Proper use and training are the keys to mastering secure C++, says Infosec Skills author Martin Dubois
“When I first started coding for a start-up, security wasn’t interesting to me. But as we began connecting with the rest of the world, it became clear that we had created things people wanted to steal. And if we wanted to protect them, we needed to become really good at securing our code.”
Martin Dubois began his college career at Laval University in Québec city with the intention of teaching programming. After earning his degree, Martin realized that he first needed to have real-world experience if he was going to teach. Martin worked for start-ups in the late ’90s to hone his craft. It was here that he faced his first challenges with security in networking and programming.
“When we started, we simply didn’t think about security. We were alone in the world, and no one could connect to what we were doing,” said Martin. He quickly learned the importance of security as the software and network world evolved.
In 2001, Martin founded his own freelancing company, Kernel Mode Software, which specializes in creating secure device drivers using C and C++ for Windows and Linux. In addition to running his company, Martin also teaches programming, computer science, and network security at various universities and colleges.
The full potential of C++
Martin’s Infosec Skills course teaches students how to securely code in C++. The language is basic but widely applicable. Martin shares the importance of understanding the language entirely to benefit from its full potential in as secure a manner as possible.
“I encourage my students to really understand how it works. And not only the language itself but also how the computer operates underneath the language,” said Martin.
C++ is often used in application development due to its extensive resource ability. With C++, the developer can make the best use of their resources without taking up too much space. C++ is also excellent for rendering beautiful 3D games. Its ability to optimize resource usage allows for a very efficient product. Martin shares that he uses C++ as the base layer of software when programming operating systems.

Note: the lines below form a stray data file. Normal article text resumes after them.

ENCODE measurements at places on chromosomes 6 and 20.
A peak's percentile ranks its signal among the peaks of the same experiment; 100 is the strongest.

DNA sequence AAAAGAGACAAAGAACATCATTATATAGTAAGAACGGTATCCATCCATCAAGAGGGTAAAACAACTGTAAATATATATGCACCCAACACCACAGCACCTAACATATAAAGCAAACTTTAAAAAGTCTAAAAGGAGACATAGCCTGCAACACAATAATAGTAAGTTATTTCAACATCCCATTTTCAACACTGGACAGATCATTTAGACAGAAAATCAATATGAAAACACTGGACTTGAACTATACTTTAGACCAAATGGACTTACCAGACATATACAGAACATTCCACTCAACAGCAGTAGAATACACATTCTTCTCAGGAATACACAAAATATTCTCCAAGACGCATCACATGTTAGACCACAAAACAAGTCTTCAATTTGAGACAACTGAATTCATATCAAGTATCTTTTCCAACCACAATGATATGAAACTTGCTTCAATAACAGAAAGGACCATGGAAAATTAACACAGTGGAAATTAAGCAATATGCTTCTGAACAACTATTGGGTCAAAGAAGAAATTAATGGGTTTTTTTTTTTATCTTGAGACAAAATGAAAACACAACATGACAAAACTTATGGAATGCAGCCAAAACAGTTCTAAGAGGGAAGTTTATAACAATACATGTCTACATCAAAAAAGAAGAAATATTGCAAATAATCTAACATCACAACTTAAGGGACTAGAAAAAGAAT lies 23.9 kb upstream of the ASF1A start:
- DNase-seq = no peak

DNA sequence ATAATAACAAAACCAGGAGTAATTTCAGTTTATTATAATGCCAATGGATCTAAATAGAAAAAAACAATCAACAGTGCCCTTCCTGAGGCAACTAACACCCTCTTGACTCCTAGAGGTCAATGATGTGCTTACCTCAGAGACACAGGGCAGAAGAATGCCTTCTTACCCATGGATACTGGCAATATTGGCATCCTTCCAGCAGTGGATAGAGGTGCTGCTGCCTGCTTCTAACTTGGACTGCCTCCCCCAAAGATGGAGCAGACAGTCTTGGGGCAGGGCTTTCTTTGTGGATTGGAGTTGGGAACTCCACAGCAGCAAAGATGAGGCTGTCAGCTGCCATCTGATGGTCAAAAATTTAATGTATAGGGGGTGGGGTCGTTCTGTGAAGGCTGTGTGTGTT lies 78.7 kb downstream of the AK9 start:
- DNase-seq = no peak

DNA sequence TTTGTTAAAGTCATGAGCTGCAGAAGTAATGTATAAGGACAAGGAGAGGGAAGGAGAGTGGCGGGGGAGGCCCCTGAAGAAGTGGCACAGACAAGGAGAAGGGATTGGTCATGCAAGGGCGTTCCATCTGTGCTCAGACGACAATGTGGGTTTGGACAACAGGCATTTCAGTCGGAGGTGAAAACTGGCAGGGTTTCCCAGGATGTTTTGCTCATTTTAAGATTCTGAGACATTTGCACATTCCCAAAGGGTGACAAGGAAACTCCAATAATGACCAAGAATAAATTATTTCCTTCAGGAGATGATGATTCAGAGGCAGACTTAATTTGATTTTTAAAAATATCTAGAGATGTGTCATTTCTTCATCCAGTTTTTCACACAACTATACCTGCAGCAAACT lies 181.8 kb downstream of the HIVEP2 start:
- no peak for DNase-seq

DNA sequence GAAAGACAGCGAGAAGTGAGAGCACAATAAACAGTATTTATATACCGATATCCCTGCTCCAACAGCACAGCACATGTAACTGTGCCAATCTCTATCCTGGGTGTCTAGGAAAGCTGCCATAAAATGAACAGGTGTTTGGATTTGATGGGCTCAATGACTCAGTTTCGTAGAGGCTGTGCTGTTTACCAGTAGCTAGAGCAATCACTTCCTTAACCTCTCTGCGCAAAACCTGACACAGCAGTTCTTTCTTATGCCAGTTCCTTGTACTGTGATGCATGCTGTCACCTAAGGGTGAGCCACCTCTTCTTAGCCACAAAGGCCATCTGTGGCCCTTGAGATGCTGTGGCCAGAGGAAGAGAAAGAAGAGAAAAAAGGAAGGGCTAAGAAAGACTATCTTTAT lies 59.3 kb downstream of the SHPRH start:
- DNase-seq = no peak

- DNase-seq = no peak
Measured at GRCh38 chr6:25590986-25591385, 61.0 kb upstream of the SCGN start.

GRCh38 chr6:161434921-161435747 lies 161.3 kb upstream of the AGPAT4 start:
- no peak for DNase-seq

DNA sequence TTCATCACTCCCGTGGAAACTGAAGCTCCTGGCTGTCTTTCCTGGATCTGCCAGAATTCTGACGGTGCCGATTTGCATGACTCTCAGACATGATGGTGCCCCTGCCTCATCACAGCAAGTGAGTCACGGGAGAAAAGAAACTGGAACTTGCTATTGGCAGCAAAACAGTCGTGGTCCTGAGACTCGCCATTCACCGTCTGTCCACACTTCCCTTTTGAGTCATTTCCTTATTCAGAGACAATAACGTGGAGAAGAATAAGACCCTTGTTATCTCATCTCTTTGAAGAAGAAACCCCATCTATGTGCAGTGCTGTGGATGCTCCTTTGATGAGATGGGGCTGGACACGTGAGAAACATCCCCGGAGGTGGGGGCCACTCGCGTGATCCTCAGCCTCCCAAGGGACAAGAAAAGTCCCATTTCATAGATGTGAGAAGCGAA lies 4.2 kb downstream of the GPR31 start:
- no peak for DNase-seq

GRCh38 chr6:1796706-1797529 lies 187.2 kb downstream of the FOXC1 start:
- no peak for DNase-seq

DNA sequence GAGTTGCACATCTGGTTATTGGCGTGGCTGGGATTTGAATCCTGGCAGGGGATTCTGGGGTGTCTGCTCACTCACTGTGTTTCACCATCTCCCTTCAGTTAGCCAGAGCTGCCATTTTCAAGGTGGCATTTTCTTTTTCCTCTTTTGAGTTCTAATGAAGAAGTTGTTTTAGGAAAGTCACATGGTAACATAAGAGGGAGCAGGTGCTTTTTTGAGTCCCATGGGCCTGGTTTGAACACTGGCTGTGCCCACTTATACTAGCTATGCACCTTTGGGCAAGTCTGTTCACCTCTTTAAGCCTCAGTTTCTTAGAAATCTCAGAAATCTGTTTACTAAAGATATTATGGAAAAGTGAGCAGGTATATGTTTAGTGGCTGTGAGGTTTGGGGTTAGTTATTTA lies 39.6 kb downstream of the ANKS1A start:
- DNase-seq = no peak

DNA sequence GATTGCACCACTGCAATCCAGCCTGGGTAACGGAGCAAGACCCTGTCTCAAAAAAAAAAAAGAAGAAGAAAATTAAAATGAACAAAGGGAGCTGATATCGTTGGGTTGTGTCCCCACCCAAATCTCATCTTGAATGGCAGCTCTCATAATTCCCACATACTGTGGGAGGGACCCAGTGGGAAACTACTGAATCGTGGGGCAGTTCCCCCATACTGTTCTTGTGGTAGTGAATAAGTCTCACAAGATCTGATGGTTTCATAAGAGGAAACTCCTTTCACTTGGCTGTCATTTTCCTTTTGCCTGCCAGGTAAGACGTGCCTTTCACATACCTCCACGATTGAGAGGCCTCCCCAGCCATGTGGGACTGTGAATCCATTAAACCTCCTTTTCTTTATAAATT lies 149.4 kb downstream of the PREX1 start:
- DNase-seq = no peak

Martin notes that many students jump into C++ development for a specific application without a real end-to-end understanding of the language’s nuances. C++ has a more expansive range that allows one to write outside of the buffer, which often leads to security vulnerabilities.
“One of the more common security errors with C++ that people aren’t aware of is the buffer overflow,” said Martin. “Other languages, like Java, don’t allow as many liberties, and this is exactly why I teach what I do. I like to focus on security concerns during development courses because I have seen the problems that students have with it.”
Martin’s biggest takeaway as an educator is how much his students teach him about contemporary web development. “Students come to me with problems with database development or database setup. It’s a good way for me to stay up-to-date in modern computer science,” said Martin.
Along with his learning path, Martin offers an interactive web server for students learning C and C++. Using this server allows developers to see their code working in real time on a webpage.
“I intentionally made security errors in the project to guide the student to find the problem and fix it themselves,” said Martin. He believes that the best way to learn security is by throwing yourself into the code, finding its weak spots, and correcting the mistakes.
For Martin, considering security before rushing into development is the key to programming in C++, or in fact any language for that matter. “You have to take care of what you create, regardless of the code. Each time you create you have to think ‘how secure is this code?’ and ‘how will people try to attack it?”
About Martin Dubois
Martin Dubois is a freelance software developer who helps clients develop safe, functional and efficient systems. In addition to developing in C and C++, he provides expert corporate training about device driver development and other related subjects. He is also a part-time lecturer at colleges and universities, where he teaches computer science, programming and network security.
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